Monday, November 7, 2011

Making a Career Change: Step 1 Get a Handy Dandy Notebook

I have a friend who works in real estate. He started his own business in New York City and just recently celebrated its 10th anniversary. Specifically, he handles corporate relocation (i.e. an employee gets money to move to a new city, the employee gives the money to my friend who helps the employee find an apartment). Obviously, this industry has fallen on some shaky times lately. Not only did the market crash but companies slowed down their employee relocation programs. Thus, my friend's business struggled and he decided that it was in his best interest to pursue something else. So he enrolled in a graduate program to become an elementary school teacher. During this program he realized that teaching wasn't for him and that he actually liked the freedom and exhilaration he got from being his own boss and working as hard as he could to help his business stay alive.

What my friend did was assess his career path in order to confirm that he was happy with where he was going, challenged on the job, utilizing his strengths, and emotionally and financially pleased with what he was doing. He found something amiss in his assessment (the crashing market and decreased business) and saw how that put his family at risk so he developed a plan to fix it. He spent time and money on a graduate program but ended up not using the degree right away.  That degree is certainly in his pocket in case something goes wrong down the road.  For now, though, his business is operating better than it ever has. (By the way, if you need NYC Real Estate services let me know. I'll connect you to him.)

When I was making the decision to leave the theatre and pursue a different career I was the complete opposite of my friend. I too assessed my situation and came up with something, many things actually, amiss. But it was difficult to make a plan. It was hard to get over the idea that I had spent so much time, energy and money earning a degree I wouldn't end up needing whereas he went out and got a degree just in case he needed it.  My long term goals always involved a lengthy and prosperous theatre career, first working professionally and then teaching. All of my training, my network, my application materials, and my career experiences were focused in theatre and I hadn't a clue as to how to use any of them to find a job in another industry. I was fairly certain that I could and would be successful doing other things, I just didn't know what those thing were nor how I was going to find them. It was intimidating, humbling and scary to say the least.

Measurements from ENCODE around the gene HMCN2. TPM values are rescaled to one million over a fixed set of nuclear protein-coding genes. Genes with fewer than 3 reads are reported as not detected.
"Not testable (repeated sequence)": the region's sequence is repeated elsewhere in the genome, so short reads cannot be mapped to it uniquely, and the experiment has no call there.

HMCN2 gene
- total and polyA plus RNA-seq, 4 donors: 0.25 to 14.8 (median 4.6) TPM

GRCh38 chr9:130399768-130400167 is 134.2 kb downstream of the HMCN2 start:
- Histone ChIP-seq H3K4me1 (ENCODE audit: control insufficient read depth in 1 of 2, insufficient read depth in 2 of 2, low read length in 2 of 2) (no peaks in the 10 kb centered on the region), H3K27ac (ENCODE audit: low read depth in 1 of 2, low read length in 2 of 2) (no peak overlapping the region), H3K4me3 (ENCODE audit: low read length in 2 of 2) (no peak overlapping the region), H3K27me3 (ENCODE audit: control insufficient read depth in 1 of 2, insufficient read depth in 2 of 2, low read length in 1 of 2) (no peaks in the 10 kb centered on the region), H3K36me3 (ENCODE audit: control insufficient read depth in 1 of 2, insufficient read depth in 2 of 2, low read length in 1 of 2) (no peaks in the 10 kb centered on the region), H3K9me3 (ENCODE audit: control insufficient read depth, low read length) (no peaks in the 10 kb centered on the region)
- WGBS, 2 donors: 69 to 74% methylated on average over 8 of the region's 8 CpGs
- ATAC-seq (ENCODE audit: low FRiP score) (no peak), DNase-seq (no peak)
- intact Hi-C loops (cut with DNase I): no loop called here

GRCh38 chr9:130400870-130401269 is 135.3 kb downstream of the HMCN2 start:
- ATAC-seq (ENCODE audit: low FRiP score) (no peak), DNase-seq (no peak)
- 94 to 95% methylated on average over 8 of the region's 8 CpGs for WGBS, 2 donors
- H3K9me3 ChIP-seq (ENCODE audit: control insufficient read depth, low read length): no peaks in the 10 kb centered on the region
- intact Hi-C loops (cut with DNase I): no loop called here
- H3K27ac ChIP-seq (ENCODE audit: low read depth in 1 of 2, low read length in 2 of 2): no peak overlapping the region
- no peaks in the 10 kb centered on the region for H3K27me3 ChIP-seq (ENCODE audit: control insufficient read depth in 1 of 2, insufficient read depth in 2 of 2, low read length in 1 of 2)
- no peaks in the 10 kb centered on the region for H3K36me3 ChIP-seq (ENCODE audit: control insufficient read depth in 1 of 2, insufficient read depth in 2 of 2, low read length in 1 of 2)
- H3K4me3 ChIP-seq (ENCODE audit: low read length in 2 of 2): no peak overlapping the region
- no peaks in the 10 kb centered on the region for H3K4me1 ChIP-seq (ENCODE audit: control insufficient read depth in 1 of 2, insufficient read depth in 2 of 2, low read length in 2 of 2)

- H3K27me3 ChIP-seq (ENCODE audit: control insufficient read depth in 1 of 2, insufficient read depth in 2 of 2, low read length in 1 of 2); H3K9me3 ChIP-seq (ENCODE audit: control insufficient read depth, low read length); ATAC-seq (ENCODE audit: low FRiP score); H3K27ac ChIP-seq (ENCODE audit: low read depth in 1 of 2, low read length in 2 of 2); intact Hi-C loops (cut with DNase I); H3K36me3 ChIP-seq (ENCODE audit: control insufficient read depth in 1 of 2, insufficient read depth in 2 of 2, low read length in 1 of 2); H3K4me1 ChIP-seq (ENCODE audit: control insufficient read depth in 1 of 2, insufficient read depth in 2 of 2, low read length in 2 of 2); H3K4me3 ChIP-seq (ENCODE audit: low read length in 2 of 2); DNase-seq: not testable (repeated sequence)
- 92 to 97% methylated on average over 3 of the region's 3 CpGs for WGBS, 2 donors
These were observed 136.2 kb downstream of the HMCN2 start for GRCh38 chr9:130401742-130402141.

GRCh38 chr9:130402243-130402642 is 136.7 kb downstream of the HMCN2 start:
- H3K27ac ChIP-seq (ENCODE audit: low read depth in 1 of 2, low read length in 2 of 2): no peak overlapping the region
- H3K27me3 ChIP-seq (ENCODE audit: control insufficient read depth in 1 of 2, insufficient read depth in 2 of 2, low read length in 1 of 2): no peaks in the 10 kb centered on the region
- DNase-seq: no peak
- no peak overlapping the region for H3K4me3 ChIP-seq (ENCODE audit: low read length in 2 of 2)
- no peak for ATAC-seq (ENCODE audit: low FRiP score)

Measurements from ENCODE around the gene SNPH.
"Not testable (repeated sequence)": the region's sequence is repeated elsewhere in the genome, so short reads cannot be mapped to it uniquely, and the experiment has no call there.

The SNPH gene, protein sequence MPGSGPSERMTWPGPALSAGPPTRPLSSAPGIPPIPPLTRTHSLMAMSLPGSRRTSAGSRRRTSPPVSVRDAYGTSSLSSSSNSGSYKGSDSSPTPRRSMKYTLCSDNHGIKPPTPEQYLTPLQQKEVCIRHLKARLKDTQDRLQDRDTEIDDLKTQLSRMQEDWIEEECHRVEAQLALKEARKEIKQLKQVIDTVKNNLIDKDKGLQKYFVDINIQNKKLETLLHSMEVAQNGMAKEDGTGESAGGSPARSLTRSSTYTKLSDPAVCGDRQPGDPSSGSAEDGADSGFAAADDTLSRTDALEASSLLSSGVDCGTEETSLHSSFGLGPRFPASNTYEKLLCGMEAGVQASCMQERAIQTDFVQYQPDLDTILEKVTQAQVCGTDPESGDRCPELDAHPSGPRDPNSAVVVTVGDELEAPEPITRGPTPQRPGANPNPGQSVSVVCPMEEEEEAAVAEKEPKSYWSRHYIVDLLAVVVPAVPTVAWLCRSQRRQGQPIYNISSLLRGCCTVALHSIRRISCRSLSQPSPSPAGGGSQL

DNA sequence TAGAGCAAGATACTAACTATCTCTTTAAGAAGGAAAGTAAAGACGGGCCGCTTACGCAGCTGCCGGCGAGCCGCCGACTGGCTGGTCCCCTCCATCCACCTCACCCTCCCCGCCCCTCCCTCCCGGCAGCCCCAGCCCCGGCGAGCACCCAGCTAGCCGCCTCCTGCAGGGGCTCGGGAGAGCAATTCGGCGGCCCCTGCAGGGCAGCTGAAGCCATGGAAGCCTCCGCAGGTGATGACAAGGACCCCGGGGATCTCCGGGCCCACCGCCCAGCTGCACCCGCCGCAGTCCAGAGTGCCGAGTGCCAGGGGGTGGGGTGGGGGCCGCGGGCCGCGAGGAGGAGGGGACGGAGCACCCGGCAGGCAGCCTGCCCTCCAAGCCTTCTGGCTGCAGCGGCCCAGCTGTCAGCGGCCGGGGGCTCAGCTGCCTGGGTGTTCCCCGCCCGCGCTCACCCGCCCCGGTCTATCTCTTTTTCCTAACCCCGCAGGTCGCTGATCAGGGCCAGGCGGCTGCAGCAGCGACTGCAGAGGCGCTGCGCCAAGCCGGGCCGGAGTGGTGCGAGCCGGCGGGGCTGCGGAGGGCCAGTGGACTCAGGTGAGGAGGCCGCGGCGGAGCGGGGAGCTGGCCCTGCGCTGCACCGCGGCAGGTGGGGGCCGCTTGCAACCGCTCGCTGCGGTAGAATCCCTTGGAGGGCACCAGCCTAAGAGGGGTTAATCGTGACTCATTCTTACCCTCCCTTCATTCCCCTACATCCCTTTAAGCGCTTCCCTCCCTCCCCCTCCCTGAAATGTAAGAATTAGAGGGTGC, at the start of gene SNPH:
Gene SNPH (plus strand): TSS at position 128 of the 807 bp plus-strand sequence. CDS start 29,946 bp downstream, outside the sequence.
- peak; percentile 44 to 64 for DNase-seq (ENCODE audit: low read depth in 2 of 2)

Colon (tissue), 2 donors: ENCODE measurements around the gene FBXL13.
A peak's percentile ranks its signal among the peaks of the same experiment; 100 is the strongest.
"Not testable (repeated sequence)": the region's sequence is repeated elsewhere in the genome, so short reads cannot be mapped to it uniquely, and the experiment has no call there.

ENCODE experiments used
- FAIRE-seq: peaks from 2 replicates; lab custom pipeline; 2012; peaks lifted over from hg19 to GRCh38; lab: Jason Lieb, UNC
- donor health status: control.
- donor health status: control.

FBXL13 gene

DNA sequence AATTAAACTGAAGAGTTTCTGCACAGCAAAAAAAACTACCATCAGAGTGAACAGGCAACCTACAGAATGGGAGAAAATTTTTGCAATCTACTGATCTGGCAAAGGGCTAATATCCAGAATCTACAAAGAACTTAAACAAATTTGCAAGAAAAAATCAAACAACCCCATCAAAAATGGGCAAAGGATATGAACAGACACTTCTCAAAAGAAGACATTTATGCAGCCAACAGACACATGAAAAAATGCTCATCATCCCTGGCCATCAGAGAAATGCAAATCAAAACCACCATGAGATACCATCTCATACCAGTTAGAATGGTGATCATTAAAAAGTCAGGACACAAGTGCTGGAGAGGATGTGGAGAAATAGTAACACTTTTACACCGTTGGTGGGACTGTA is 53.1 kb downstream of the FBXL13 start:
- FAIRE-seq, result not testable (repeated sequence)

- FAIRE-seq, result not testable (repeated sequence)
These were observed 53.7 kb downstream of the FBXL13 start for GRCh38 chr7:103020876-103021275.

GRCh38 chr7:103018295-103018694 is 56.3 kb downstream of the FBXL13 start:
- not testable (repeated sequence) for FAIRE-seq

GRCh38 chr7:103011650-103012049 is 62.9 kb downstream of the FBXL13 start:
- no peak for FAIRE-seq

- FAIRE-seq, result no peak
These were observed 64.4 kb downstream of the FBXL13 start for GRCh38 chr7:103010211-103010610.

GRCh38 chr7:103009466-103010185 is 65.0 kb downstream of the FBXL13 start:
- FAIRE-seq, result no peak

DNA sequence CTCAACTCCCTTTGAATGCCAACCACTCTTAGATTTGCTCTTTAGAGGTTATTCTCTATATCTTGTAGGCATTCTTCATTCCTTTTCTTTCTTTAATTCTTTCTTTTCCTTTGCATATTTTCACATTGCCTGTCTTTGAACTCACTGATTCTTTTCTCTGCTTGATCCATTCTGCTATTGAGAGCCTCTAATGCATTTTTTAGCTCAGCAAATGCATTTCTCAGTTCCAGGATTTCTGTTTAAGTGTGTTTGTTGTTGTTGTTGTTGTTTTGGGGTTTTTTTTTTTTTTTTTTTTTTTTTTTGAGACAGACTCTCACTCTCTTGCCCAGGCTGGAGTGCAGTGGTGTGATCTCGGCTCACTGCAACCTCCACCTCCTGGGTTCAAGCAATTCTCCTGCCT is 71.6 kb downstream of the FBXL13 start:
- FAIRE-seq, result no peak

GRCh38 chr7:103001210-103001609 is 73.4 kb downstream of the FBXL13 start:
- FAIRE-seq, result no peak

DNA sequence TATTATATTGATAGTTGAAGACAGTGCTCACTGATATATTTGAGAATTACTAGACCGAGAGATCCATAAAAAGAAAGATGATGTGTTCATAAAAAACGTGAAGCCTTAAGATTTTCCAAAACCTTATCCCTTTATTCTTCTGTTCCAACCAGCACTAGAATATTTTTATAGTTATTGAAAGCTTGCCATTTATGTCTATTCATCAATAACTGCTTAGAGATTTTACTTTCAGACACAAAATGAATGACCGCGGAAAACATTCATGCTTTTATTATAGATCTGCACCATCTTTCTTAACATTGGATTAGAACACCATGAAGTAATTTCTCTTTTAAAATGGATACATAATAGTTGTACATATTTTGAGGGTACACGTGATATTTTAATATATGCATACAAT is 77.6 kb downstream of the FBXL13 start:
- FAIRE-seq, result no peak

Yet, here we both are on the other side and doing just fine. He stayed where he was and made it, realizing he was doing what he wanted to do. I executed a change because I was burnt out and defeated, and I made it. You will make it too.

If you find yourself with disillusionment about your career choice, if you flat out don't like what you are doing, if you are intimidated and scared about making a career change, if you feel like you need a change because something has happened in your industry, or if you just feel like it's time to move on but don't know how, then repeat after me "I can and will do this." Say it over and over. Believe it. Say it again! Once you believe it, you are ready to get started:

Step 1: Get a Handy Dandy Notebook (Yes my boys watch Blue's Clues!)
You need a place to write things down because there's going to be a lot of list making and brainstorming and being able to have it all in one organized place will make the process easier for you. It can be spiral bound, a three ring binder, a trapper keeper, a journal with rainbows and unicorns or even a computer file (although I recommend using actual pen and paper). Just make sure you get something. Down the road, when you are actually in the midst of making the change this notebook is going to be the best resource you could have because we're going to fill it with information about you which you'll then be able to utilize in networking, cover letters and interviews.

1 comment:

  1. I know that I will be in a spot in the near future where I need to find a new career path. I am terrified about the idea of starting the process. The stories you shared in this blog are inspirational. Reading what you wrote certainly helps to build confidence and yes, I will remember to say "I can do this!" I imagine your boys also read "The Little Engine That Could." Thanks for taking the time to write.